Blog Posts in Sudan Now

Posted by Jenn Christian on Feb 3, 2012

On Thursday, South Sudan’s President Salva Kiir issued a press statement outlining the reasons why the government of the Republic of South Sudan, or RSS, recently rejected a deal ostensibly designed to avoid the complete shutdown of oil production in South Sudan. Kiir further stressed that lasting peace between Sudan and South Sudan will not be found in an agreement concerning oil alone, but, rather, must be built atop resolutions to outstanding issues related to the disputed Abyei area and the North-South border, in addition to the economic and oil concerns that have recently stalled negotiations between Sudan and the RSS.

Posted by Jenn Christian on Feb 3, 2012

On Thursday, South Sudan’s President Salva Kiir issued a press statement outlining the reasons why the government of the Republic of South Sudan, or RSS, recently rejected a deal ostensibly designed to avoid the complete shutdown of oil production in South Sudan. Kiir further stressed that lasting peace between Sudan and South Sudan will not be found in an agreement concerning oil alone, but, rather, must be built atop resolutions to outstanding issues related to the disputed Abyei area and the North-South border, in addition to the economic and oil concerns that have recently stalled negotiations between Sudan and the RSS.

Posted by Annie Callaway on Feb 3, 2012

With primary season well underway, a hardened pack of Republican presidential hopefuls has been in the spotlight for months debating everything from health care reform to moon colonies. Despite the wide range of topics bouncing around the various discussion forums, the acute humanitarian crises in Sudan and the Republic of South Sudan is something the candidates have not felt compelled to comment on. However, Mitt Romney, the current frontrunners, has recently taken the initiative to respond to a questionnaire sent out to all the candidates by the advocacy group Act for Sudan at the beginning of December.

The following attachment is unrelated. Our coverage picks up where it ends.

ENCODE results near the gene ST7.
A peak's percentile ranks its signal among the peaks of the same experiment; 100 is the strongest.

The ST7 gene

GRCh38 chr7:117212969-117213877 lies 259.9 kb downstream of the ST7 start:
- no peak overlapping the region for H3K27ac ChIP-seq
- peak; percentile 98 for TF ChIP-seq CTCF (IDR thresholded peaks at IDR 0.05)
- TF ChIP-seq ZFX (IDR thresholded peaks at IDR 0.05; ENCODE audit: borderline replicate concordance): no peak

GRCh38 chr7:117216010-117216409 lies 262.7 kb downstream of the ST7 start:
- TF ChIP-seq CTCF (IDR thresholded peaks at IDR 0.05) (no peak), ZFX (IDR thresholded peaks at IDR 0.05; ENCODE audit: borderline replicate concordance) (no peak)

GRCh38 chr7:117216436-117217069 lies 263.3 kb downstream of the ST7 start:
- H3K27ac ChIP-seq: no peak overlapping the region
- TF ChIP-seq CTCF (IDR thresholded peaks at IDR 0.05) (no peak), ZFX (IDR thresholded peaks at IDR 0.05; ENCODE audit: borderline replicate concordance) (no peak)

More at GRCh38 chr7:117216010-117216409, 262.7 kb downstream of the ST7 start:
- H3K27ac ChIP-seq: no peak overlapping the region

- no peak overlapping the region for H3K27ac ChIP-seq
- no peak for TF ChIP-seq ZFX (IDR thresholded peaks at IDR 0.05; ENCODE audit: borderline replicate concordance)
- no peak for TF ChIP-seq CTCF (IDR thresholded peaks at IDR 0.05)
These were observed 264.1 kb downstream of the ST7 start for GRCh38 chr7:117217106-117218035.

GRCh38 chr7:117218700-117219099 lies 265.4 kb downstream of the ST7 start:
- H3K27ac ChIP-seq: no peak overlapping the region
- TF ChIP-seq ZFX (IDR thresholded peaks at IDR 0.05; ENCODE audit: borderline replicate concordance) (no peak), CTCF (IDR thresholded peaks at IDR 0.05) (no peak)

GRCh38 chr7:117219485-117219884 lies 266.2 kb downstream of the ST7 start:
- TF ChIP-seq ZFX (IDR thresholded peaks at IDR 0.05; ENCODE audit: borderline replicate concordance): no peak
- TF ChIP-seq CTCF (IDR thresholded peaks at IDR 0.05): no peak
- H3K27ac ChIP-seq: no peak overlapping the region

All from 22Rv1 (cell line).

Posted by Edward Ford on Feb 2, 2012

The Enough Project’s latest report, “Ensuring Success: Four Steps Beyond U.S. troops to End the War with the LRA,” outlines a comprehensive strategy for helping U.S. and African Union, or A.U., forces end the LRA and bring reconciliation to affected communities. Based on interviews in Uganda, the Democratic Republic of Congo, and Washington, D.C., in December and January, this military and civilian focused approach is comprised of four specific strategies known collectively as TTID: increased special forces troop contributions, robust transportation options, enhanced intelligence capabilities, and renewed commitment to promoting the defections of LRA commanders and rank-and-file fighters.

Posted by Laura Heaton on Feb 2, 2012

Curious to see and hear the analysts working on Enough’s policy on South Sudan and Sudan? CNN and Al Jazeera recently featured Jenn Christian and Amanda Hsiao, two of Enough’s Sudan researchers, in prominent news broadcasts.